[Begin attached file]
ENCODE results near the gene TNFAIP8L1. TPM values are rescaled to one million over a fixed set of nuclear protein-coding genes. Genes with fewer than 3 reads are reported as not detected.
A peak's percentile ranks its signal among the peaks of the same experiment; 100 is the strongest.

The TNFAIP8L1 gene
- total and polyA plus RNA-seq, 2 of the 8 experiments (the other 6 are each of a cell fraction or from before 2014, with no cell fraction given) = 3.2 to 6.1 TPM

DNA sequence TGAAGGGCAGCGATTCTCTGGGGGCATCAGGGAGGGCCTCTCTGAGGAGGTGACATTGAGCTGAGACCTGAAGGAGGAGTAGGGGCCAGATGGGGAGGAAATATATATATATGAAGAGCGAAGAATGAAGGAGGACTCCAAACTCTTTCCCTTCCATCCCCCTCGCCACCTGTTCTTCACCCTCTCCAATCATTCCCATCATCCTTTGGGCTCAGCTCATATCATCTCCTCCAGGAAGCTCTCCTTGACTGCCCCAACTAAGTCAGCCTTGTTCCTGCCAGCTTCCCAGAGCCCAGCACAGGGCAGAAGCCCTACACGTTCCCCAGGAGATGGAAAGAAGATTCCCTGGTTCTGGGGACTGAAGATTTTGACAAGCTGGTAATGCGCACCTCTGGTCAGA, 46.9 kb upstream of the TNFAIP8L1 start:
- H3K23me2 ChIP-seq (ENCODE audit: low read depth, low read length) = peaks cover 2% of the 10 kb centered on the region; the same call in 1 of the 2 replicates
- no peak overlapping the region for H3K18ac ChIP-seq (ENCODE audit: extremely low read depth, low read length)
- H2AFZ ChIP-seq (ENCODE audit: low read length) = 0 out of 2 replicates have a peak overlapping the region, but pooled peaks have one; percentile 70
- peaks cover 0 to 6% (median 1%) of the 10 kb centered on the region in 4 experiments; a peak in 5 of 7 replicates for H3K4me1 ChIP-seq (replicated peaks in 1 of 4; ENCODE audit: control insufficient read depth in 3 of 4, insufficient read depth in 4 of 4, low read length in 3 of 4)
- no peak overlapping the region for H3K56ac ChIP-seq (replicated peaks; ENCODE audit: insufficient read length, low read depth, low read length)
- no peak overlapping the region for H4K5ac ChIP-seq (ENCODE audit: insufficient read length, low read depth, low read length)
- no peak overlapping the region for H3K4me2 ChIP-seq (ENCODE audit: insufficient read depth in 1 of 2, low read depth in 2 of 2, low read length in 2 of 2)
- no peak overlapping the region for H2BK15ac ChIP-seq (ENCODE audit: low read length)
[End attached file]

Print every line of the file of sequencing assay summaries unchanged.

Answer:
ENCODE results near the gene TNFAIP8L1. TPM values are rescaled to one million over a fixed set of nuclear protein-coding genes. Genes with fewer than 3 reads are reported as not detected.
A peak's percentile ranks its signal among the peaks of the same experiment; 100 is the strongest.

The TNFAIP8L1 gene
- total and polyA plus RNA-seq, 2 of the 8 experiments (the other 6 are each of a cell fraction or from before 2014, with no cell fraction given) = 3.2 to 6.1 TPM

DNA sequence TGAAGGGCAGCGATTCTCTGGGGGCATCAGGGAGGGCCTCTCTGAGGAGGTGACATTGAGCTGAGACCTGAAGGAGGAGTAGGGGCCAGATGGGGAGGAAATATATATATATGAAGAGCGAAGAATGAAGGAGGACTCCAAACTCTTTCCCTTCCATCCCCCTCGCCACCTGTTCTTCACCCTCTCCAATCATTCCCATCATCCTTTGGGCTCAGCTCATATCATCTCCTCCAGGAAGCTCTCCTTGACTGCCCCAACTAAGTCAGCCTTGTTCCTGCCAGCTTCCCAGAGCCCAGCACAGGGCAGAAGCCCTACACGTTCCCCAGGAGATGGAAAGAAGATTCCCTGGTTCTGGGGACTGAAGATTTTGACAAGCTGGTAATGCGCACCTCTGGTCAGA, 46.9 kb upstream of the TNFAIP8L1 start:
- H3K23me2 ChIP-seq (ENCODE audit: low read depth, low read length) = peaks cover 2% of the 10 kb centered on the region; the same call in 1 of the 2 replicates
- no peak overlapping the region for H3K18ac ChIP-seq (ENCODE audit: extremely low read depth, low read length)
- H2AFZ ChIP-seq (ENCODE audit: low read length) = 0 out of 2 replicates have a peak overlapping the region, but pooled peaks have one; percentile 70
- peaks cover 0 to 6% (median 1%) of the 10 kb centered on the region in 4 experiments; a peak in 5 of 7 replicates for H3K4me1 ChIP-seq (replicated peaks in 1 of 4; ENCODE audit: control insufficient read depth in 3 of 4, insufficient read depth in 4 of 4, low read length in 3 of 4)
- no peak overlapping the region for H3K56ac ChIP-seq (replicated peaks; ENCODE audit: insufficient read length, low read depth, low read length)
- no peak overlapping the region for H4K5ac ChIP-seq (ENCODE audit: insufficient read length, low read depth, low read length)
- no peak overlapping the region for H3K4me2 ChIP-seq (ENCODE audit: insufficient read depth in 1 of 2, low read depth in 2 of 2, low read length in 2 of 2)
- no peak overlapping the region for H2BK15ac ChIP-seq (ENCODE audit: low read length)